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Serrano A.,Institute Investigacion Biomedica IBIMA | Pavon F.J.,Institute Investigacion Biomedica IBIMA | Rodriguez de Fonseca F.,University of Malaga
Addiction Biology | Year: 2016

Alcohol abuse is frequently characterized by a specific pattern of intake in binge drinking episodes, inducing neuroinflammation and brain damage. Here, we characterized the temporal profile of neuroinflammation in rats exposed to intragastric binge ethanol administrations (3 times/day×4days) and tested the anti-inflammatory/neuroprotective properties of the satiety factor oleoylethanolamide (OEA). Pre-treatment with OEA (5 mg/kg, i.p.) previous each alcohol gavage blocked the expression of high mobility group box 1 (HMGB1) danger signal and the innate immunity Toll-like receptors 4 (TLR4) in frontal cortex, and inhibited the nuclear factor-kappa B (NF-kB) proinflammatory cascade induced by alcohol binge administration. OEA reduced the levels of interleukin-1beta (IL-1β), the monocyte chemoattractant protein-1 (MCP-1), and the enzymes cyclooxygenase-2 (COX-2) and inducible nitric oxide synthase (iNOS) in ethanol binged animals. Elevations in plasma tumor necrosis factor alpha (TNF-α) and IL-1β after ethanol were also inhibited by OEA. OEA also prevented ethanol-induced lipid peroxidation, caspase-8 and pro-apoptotic caspase-3 activation in frontal cortex. Additionally, OEA blocked the rise in blood corticosterone levels after ethanol with no alteration in blood ethanol levels and may affect ethanol-induced gut permeability for endotoxin. Finally, OEA, administered as a pre-treatment during the ethanol binge, exerted antidepressant-like effects during acute withdrawal. Altogether, results highlight a beneficial profile of OEA as a potent anti-inflammatory, antioxidant, neuroprotective and antidepressant-like compound to treat alcohol abuse. © 2016 Society for the Study of Addiction. Source


Martin-Nunez G.M.,Institute Investigacion Biomedica IBIMA | Martin-Nunez G.M.,CIBER ISCIII | Cabrera-Mulero R.,Institute Investigacion Biomedica IBIMA | Rojo-Martinez G.,Institute Investigacion Biomedica IBIMA | And 13 more authors.
Molecular Nutrition and Food Research | Year: 2013

Scope: The serum fatty acid (FA) composition is influenced by dietary fat and the endogenous production of FAs. Stearoyl CoA desaturase 1 (SCD1) is the rate-limiting enzyme catalyzing the synthesis of MUFAs from saturated FAs. Variations in SCD1 activity have been associated with obesity, diabetes, or inflammation. We evaluated the associations between genetic variation of the SCD1 gene, SCD1 activity, intake of oil, and obesity in a population-based prospective study in southern Spain. Methods and results: We collected phenotypic, metabolic, nutritional, and genetic information. The type of dietary fat was assessed from samples of cooking oil taken from the participants' kitchens and analyzed by GC. A total of nine single nucleotide polymorphisms (SNPs) of the SCD1 gene were analyzed by SNPlex technology. We found a significant association between SCD1 genetic variation and enzyme activity in four of nine polymorphisms studied. An interaction between rs10883463 and olive oil intake on the [18:1/18:0] desaturase index was found (p = 0.009). We also showed that genetic variations in the SCD1 gene were associated with obesity. Conclusion: Our results show a relationship between genetic variation of the SCD1 gene, enzyme activity, and the risk of obesity, an association that is not independent of the type of oil consumed. © 2013 WILEY-VCH Verlag GmbH & Co. KGaA, Weinheim. Source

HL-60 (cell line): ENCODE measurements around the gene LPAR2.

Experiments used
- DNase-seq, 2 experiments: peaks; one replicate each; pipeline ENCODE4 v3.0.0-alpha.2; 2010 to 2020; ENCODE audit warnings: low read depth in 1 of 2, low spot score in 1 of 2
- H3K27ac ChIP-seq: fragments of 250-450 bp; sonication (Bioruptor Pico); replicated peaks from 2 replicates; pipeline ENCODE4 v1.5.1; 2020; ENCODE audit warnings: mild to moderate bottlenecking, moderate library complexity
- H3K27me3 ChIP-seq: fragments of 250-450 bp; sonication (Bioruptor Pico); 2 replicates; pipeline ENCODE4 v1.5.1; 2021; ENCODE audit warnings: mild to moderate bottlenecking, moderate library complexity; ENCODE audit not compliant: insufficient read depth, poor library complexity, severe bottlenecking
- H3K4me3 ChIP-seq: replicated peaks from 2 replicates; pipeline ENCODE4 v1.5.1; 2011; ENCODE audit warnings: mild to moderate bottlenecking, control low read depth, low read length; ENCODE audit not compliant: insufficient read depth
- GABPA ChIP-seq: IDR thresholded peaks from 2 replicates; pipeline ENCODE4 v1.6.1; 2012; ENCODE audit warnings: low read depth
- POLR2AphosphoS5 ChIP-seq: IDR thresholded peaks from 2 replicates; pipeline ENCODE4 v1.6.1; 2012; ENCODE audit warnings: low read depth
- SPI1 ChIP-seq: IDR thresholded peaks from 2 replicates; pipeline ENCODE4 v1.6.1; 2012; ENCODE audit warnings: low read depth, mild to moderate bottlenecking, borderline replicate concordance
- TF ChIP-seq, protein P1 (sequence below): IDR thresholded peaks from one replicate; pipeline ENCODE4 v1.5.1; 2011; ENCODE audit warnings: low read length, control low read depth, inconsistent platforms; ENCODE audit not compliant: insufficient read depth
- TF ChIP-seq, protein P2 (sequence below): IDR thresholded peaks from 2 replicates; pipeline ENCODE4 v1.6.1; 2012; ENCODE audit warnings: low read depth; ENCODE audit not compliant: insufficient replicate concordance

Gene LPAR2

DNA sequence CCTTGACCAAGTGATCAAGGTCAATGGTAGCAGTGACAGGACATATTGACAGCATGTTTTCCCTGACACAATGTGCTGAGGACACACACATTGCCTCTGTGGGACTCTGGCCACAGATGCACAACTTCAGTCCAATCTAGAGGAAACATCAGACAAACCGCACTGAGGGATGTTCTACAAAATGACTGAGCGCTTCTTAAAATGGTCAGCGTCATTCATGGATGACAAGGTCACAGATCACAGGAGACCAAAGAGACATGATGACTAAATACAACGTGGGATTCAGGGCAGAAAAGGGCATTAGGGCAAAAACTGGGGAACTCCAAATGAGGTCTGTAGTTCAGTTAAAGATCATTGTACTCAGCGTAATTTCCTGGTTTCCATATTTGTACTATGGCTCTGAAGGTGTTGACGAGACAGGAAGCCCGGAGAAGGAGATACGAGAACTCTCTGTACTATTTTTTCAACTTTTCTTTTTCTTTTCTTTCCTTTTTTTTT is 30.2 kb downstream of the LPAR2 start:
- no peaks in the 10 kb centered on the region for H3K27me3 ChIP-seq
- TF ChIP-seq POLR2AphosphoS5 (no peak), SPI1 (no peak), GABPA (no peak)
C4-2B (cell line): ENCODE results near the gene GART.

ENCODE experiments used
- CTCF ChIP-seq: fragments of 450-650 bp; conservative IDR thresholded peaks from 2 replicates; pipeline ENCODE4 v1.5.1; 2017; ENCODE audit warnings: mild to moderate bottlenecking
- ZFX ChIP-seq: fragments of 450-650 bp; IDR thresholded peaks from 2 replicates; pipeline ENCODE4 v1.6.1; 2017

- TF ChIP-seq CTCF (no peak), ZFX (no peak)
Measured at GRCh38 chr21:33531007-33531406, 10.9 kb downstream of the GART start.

Rivera P.,Institute Investigacion Biomedica IBIMA | Rivera P.,CIBER ISCIII | Perez-Martin M.,University of Malaga | Pavon F.J.,Institute Investigacion Biomedica IBIMA | And 16 more authors.
PLoS ONE | Year: 2013

Soy extracts have been claimed to be neuroprotective against brain insults, an effect related to the estrogenic properties of isoflavones. However, the effects of individual isoflavones on obesity-induced disruption of adult neurogenesis have not yet been analyzed. In the present study we explore the effects of pharmacological administration of daidzein, a main soy isoflavone, in cell proliferation, cell apoptosis and gliosis in the adult hippocampus of animals exposed to a very high-fat diet. Rats made obese after 12-week exposure to a standard or high-fat (HFD, 60%) diets were treated with daidzein (50 mg kg-1) for 13 days. Then, plasma levels of metabolites and metabolic hormones, cell proliferation in the subgranular zone of the dentate gyrus (SGZ), and immunohistochemical markers of hippocampal cell apoptosis (caspase-3), gliosis (GFAP and Iba-1), food reward factor FosB and estrogen receptor alpha (ERα) were analyzed. Treatment with daidzein reduced food/caloric intake and body weight gain in obese rats. This was associated with glucose tolerance, low levels of HDL-cholesterol, insulin, adiponectin and testosterone, and high levels of leptin and 17β-estradiol. Daidzein increased the number of phospho-histone H3 and 5-bromo-2-deoxyuridine (BrdU)-ir cells detected in the SGZ of standard diet and HFD-fed rats. Daidzein reversed the HFD-associated enhanced immunohistochemical expression of caspase-3, FosB, GFAP, Iba-1 and ERα in the hippocampus, being more prominent in the dentate gyrus. These results suggest that pharmacological treatment with isoflavones regulates metabolic alterations associated with enhancement of cell proliferation and reduction of apoptosis and gliosis in response to high-fat diet. © 2013 Rivera et al. Source

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